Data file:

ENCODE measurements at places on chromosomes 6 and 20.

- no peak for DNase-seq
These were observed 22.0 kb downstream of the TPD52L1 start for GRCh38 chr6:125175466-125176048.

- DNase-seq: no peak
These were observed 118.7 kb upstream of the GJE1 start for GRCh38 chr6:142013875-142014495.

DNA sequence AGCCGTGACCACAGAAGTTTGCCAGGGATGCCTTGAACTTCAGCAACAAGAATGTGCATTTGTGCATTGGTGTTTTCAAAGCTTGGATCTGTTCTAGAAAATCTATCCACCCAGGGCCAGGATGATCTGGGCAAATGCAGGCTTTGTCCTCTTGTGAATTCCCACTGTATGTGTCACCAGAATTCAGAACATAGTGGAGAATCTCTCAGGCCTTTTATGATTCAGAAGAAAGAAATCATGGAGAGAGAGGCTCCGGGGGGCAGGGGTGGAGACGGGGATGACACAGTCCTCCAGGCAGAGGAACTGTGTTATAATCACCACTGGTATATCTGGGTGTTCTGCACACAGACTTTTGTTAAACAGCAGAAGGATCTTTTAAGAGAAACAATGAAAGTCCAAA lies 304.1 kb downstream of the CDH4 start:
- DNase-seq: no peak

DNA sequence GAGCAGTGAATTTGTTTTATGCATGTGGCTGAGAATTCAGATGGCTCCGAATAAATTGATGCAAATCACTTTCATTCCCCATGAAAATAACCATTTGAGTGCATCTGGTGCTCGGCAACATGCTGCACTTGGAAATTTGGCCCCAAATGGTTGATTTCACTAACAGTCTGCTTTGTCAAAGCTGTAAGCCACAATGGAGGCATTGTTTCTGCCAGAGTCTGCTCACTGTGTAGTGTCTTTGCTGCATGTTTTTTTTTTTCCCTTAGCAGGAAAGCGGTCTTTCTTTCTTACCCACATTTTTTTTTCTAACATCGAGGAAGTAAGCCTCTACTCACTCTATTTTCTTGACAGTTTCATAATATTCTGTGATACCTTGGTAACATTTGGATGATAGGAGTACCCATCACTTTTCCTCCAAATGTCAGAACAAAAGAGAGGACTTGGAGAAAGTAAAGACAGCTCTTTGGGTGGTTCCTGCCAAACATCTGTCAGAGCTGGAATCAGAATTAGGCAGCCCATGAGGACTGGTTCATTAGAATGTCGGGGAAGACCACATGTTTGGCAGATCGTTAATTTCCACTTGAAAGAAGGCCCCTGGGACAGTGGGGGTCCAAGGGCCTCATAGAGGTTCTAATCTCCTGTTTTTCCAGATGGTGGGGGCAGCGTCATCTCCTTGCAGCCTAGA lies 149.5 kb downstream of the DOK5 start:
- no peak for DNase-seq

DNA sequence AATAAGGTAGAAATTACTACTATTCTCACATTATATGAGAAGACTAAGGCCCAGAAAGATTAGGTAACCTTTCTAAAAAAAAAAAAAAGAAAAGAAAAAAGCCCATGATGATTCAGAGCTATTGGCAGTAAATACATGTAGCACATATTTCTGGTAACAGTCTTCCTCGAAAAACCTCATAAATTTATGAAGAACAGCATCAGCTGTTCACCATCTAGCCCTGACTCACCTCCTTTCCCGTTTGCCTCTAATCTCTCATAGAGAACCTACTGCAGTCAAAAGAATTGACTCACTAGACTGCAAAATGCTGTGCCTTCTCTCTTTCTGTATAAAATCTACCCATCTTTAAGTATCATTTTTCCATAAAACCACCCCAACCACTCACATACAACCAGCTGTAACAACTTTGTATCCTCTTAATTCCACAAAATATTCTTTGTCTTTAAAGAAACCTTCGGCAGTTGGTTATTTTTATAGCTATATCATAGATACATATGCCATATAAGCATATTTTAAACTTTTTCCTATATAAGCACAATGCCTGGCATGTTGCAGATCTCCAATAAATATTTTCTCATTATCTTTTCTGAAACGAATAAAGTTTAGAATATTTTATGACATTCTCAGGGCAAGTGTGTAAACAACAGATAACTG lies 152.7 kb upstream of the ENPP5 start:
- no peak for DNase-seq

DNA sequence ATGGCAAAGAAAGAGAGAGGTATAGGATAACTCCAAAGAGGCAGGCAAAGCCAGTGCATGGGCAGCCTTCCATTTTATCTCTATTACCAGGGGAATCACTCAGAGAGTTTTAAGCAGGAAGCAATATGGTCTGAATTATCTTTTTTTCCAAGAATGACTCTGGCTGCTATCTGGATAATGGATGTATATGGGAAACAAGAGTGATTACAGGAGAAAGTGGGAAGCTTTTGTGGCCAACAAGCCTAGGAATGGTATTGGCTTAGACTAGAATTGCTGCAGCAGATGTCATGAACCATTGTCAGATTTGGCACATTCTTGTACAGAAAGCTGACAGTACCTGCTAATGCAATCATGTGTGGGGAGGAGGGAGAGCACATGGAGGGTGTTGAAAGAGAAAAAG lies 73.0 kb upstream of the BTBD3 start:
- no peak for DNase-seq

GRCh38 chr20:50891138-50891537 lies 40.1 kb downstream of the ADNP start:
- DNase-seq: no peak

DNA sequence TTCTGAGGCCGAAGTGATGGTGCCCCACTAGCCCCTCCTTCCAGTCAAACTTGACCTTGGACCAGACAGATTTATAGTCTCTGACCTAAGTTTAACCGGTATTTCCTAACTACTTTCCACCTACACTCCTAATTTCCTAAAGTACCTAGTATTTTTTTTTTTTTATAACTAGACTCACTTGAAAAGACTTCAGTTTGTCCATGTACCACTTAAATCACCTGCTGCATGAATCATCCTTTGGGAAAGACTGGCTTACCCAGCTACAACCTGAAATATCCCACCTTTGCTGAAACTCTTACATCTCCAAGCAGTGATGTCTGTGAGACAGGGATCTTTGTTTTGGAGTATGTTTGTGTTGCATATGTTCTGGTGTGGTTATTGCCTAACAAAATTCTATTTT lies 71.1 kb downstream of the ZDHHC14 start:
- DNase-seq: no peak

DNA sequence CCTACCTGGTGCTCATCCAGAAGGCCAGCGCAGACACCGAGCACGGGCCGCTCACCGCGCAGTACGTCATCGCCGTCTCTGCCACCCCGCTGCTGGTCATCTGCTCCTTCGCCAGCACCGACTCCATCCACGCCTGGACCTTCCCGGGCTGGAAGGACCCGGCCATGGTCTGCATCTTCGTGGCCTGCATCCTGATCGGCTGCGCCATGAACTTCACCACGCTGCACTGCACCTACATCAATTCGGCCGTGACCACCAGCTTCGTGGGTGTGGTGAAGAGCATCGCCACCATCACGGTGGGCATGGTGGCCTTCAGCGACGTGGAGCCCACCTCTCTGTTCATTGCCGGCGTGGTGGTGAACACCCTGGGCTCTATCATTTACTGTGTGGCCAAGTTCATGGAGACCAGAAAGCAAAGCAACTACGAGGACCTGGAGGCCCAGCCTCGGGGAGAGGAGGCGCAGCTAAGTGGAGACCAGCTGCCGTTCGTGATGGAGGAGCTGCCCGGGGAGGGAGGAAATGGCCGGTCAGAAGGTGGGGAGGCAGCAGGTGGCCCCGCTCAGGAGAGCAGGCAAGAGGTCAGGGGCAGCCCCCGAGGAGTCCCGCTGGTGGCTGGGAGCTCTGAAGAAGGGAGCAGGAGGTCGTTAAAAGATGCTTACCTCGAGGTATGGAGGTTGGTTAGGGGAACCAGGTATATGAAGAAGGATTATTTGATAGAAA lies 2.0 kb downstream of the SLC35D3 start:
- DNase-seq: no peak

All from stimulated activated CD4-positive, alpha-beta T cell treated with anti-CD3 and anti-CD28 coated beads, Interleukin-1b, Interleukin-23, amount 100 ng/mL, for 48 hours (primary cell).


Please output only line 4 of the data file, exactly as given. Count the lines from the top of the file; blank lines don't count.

- DNase-seq: no peak